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NEW DELHI : Few months ago, IDFC First Bank ended its relationships with fintech startups such as NiYo and OneCard. The move not just gave sleepless nights to the affected startups but the entire ecosystem. Then NiYo found solace in Equitas Small Finance Bank, whereas OneCard got its new partner in Federal Bank. At a time when the competition between banks and fintechs is at its peak, Federal Bank has become the new saviour of fintechs.  

“Fintechs see us much more receptive, agile and transparent while working with them. We are willing to enable to actually co-create with them because there’s so much of experimentation in this area so we don’t hard-box them and narrow-scope them into something," Shalini Warrier, executive director, Federal Bank, says. 

In an interview with Mint, Warrier talks about Federal Bank’s fintech strategy and how bullish it is on fintechs to grow its liabilities and unsecured lending base. Edited Excerpts: 

The thought process behind Federal’s fintech strategy? 

Five-six years ago, Federal Bank embarked on a very conscious digital banking strategy. What we did at that point was we actually carved out a digital banking as a separate vertical by itself. We said that given the way the world is shaping, digital banking has to be something that needs specific attention and its own set of KPIs. Therefore, if it makes sense then create a specific unit that is focused on digital banking, independent of all other units, work very closely with technology and product groups whether it is liabilities, asset, or corporate banking. So, we decided to set up a separate vertical. 

The purpose then was to start with the basics such as how do we get transactions out of our branches. We invested a lot of time and energy in making sure our customers as well as our own staff recognize the value of digital and migrate the transaction. When we started in 2015, for every 100 financial transactions that were happening, about 40 used to come from digital. Today, it is close to 90%.  

We were first to experiment with blockchain for remittance, mobile banking applications and while these experiments and efforts continue to go on, 3-4 years back we did a strategic review with our board and were watching the fintech space very closely. We internally evaluated on the kind of approach we could take and one of the approaches we could have taken was to look at fintechs as competitors, but we realized that the ecosystem will be better off if we look at fintech as collaborators.  

So, the first focus was in making sure we had the right infrastructure for our relationship with fintech; and the core infrastructure that was required was the whole API banking fleet.  

Talking of APIs (application programming interfaces), the industry sees Federal literally offering API banking as a service? Could you please tell us about your API banking? 

Three years ago, we invested in a completely new infrastructure for API banking. We invested in API banking gateway from IBM and crafted a slew of technologies. We have a great technology team literally devoted to creating APIs and we started off with saying ‘just go and build all the APIs you think any partner will require whether there is a demand or no demand, we will think about it in due course’. We had a great set of developers who started building these APIs and we started hosting all these APIs in the sandbox that we had as part of the API banking gateway.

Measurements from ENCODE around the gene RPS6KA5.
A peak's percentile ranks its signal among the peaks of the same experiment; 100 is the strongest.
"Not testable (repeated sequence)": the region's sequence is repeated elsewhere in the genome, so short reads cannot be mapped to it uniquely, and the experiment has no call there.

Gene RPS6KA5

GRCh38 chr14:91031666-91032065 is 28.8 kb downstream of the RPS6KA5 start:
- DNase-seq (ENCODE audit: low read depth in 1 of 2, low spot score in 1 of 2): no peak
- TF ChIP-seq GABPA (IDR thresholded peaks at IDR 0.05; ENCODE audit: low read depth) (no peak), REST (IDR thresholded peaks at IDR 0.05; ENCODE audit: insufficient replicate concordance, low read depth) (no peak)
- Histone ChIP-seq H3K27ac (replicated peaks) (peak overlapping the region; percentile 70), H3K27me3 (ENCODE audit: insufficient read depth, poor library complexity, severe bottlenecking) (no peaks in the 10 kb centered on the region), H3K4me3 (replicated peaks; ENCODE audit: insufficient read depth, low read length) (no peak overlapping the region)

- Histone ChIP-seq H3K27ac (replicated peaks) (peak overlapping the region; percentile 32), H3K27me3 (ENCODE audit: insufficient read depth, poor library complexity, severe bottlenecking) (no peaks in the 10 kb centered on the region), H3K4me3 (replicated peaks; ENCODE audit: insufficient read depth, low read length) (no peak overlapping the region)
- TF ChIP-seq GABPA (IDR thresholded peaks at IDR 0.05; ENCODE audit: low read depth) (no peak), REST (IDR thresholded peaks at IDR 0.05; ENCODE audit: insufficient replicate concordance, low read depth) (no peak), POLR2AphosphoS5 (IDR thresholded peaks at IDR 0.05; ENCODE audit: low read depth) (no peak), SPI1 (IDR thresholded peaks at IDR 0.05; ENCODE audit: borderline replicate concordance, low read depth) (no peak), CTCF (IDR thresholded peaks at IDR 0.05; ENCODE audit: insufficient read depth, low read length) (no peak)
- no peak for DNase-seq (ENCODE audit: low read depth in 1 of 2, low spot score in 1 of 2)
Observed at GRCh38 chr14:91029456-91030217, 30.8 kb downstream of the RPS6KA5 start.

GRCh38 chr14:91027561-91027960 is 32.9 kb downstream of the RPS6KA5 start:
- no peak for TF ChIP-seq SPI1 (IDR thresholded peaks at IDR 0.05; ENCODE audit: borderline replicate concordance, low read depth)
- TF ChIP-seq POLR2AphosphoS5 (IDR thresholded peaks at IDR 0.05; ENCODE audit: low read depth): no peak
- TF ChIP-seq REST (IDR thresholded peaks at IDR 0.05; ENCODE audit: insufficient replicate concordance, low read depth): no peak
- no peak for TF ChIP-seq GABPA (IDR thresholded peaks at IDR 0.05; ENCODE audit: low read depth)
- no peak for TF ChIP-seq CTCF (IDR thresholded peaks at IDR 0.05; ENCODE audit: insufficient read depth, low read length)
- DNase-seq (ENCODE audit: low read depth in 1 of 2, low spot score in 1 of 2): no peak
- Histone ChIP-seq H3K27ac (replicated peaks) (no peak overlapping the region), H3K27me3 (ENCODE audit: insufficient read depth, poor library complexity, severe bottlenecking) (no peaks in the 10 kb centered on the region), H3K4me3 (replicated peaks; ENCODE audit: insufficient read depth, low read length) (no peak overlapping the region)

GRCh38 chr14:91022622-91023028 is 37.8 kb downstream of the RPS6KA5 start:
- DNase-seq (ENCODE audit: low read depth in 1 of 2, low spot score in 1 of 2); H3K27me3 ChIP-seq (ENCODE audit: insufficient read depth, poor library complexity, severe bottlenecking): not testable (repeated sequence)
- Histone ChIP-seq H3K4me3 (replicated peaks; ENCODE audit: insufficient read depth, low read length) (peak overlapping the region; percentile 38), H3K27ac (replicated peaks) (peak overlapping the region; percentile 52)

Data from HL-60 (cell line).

From infra standpoint, this is a huge investment we made three years ago, we built it, we have grown it and currently there are total 300 APIs we have. We allow our partners to experiment extensively with those APIs and give them access to our sandbox environment. 

Where does fintech stand in Federal Bank’s overall scheme of things? 

Federal Bank extended its branch presence quite a lot in 2016, but beyond 2016-2017, we haven’t opened any branch. We looked at fintechs as one of the channels who can identify and get customers for us. This was also in-line with our philosophy of ‘branch-light, distribution heavy’. 

The stance we have clearly taken is fintechs and us are perfect banking partner; and we have gone one step further now. Earlier the fintech partnerships was run by my digital banking team but recognizing the fact that there is an opportunity out there with multiple partners, we have actually carved out ‘Fintech Partnerships’ as a separate unit. Digital banking, mobile banking all that stuff is happening with one of my units, but working with fintech partners and providing right infrastructure to them to partner with us is now a separate unit. Both digital banking unit and fintech partnerships units report into me. 

That’s a broad framework from where we are from fintech standpoint. It’s an exciting journey and we are continuing to work with a range of fintech out there. 

How big is the new team? 

Digital banking team is probably about 40 people. The fintech partnerships unit has just been created and still very early days and we are looking at how much capacity we will need. We need to be agile also in this respect because the agility will come from the ability to scale up and scale down depending on which partnership is at which stage of evolution.  

But the unit is critical enough for us to have a senior person heading it. It is a separate unit and the unit is working collaboratively internally with various stakeholders, including technology, operations, risk management, transaction monitoring. The core fintech partnerships unit will be probably 8-10 people. This shows our importance for this sector.